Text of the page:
I led the development project as a team leader. In 2015, we received a request from AOHATA Corporation about the feasibility of an automatic inspection system using Nikon's spectroscopic technique. After discussions within the team, the prospect of proceeding with the project using spectroscopy technology seemed within reach, so we started to study the specifications from 2016. After repeated experiments, we brought the first prototype of the equipment into the actual factory, however the environment was very different from that in the laboratory, and we could not get the detection accuracy we wanted. Therefore, the image recognition method by AI was changed from machine learning where a person defines parameters to deep learning in which AI learns by itself, and the detection rate then dramatically improved with a reduction in false detection. It had successfully reached the level of practical use.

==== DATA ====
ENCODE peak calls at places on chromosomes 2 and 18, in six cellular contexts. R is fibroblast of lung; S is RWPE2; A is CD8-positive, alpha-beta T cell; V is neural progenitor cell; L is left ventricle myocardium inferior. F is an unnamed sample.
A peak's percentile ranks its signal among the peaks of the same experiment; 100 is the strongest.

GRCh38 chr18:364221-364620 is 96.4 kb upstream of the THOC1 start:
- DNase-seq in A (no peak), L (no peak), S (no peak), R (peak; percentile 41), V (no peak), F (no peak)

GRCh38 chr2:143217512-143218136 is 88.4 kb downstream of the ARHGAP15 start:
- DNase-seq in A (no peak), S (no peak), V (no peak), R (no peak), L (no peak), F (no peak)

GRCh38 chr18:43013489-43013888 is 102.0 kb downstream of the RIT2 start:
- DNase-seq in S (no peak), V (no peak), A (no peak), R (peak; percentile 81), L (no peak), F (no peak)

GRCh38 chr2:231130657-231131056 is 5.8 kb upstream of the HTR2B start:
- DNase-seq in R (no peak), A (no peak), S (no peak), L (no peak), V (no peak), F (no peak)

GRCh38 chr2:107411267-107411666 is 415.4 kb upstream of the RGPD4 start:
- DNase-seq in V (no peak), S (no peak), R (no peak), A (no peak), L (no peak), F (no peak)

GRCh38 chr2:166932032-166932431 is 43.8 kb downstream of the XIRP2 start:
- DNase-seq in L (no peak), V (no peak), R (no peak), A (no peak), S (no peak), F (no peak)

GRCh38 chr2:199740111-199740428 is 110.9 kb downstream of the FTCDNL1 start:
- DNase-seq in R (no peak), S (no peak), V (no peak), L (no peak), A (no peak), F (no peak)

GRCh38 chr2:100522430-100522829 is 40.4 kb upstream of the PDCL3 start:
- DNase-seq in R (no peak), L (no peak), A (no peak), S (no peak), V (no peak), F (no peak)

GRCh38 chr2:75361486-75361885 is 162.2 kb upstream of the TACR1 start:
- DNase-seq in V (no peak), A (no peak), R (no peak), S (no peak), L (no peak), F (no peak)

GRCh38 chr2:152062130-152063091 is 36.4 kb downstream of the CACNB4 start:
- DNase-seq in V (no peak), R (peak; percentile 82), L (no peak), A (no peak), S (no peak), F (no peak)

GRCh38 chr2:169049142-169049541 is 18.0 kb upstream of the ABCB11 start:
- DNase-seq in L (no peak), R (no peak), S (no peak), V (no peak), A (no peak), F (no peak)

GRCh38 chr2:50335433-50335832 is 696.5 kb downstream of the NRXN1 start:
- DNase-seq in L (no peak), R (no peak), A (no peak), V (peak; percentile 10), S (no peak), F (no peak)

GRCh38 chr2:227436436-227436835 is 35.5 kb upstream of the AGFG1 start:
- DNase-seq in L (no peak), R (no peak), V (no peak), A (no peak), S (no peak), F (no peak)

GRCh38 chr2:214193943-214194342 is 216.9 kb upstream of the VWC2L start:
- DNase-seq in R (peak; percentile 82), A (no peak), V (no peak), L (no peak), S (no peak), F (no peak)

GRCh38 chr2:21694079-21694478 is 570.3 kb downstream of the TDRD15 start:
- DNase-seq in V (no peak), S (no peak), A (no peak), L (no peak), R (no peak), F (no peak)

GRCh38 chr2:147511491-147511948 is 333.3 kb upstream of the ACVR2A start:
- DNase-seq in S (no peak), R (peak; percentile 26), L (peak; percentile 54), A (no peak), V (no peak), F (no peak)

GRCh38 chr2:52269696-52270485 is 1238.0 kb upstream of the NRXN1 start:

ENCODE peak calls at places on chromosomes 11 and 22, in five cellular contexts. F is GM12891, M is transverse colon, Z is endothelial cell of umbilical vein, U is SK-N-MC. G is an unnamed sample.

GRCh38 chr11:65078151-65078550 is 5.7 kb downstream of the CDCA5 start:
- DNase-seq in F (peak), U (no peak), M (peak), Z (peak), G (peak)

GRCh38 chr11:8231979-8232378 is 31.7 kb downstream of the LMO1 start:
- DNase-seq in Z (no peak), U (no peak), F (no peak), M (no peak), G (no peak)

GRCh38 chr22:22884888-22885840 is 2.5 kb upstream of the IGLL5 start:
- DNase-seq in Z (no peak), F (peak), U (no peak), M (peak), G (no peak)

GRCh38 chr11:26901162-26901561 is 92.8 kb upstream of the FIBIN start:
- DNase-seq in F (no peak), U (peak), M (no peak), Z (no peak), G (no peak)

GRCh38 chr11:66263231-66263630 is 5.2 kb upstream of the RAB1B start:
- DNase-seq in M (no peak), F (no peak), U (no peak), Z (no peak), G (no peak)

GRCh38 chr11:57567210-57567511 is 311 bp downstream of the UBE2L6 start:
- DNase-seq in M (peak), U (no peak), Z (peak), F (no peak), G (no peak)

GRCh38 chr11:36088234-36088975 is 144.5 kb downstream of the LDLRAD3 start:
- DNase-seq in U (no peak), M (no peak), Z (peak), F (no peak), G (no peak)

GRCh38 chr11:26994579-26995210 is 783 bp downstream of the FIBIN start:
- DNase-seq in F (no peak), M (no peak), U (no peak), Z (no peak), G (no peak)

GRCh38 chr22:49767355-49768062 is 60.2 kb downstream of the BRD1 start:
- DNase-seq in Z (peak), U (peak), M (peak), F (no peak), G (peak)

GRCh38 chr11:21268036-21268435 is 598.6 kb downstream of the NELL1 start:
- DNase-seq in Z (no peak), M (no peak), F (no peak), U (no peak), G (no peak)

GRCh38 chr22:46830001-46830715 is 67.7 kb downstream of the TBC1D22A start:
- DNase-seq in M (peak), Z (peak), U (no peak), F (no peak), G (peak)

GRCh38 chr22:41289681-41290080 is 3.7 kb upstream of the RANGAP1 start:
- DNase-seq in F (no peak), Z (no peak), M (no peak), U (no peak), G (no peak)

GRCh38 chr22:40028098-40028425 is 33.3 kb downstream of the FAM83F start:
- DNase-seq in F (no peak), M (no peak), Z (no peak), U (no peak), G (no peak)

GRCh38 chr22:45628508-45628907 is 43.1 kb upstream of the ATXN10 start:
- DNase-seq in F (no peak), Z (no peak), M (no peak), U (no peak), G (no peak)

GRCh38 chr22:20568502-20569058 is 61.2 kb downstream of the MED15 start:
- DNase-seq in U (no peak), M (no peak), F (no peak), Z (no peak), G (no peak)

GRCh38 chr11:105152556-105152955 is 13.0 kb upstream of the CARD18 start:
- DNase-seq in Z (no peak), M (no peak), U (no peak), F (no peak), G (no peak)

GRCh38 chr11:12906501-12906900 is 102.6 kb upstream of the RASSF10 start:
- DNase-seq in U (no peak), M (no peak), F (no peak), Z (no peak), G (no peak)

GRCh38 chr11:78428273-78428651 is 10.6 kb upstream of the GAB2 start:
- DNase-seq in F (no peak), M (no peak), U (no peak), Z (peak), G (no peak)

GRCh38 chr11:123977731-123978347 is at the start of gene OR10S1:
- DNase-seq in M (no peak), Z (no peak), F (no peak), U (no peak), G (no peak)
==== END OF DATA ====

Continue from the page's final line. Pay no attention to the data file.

I am a mechanical designer, so I always enjoy knowing that my design has achieved the form of a product, and becomes something tangible. And when customers are happy, I couldn't be happier. I would like to continue to develop such products and systems into the future.

Customized Products Business Unit
Ryosuke Yoshitome


This foreign material inspection system was the first product I was involved in, and I was in charge of electronic design and software. There were two things that I found difficult during development.
One was the flash light source. It was not easy to find a light source that has excellent light intensity, uniformity and durability. Cooperating with light source manufacturers, we carefully conducted testing and analysis. I felt very relieved when I finally found the solution.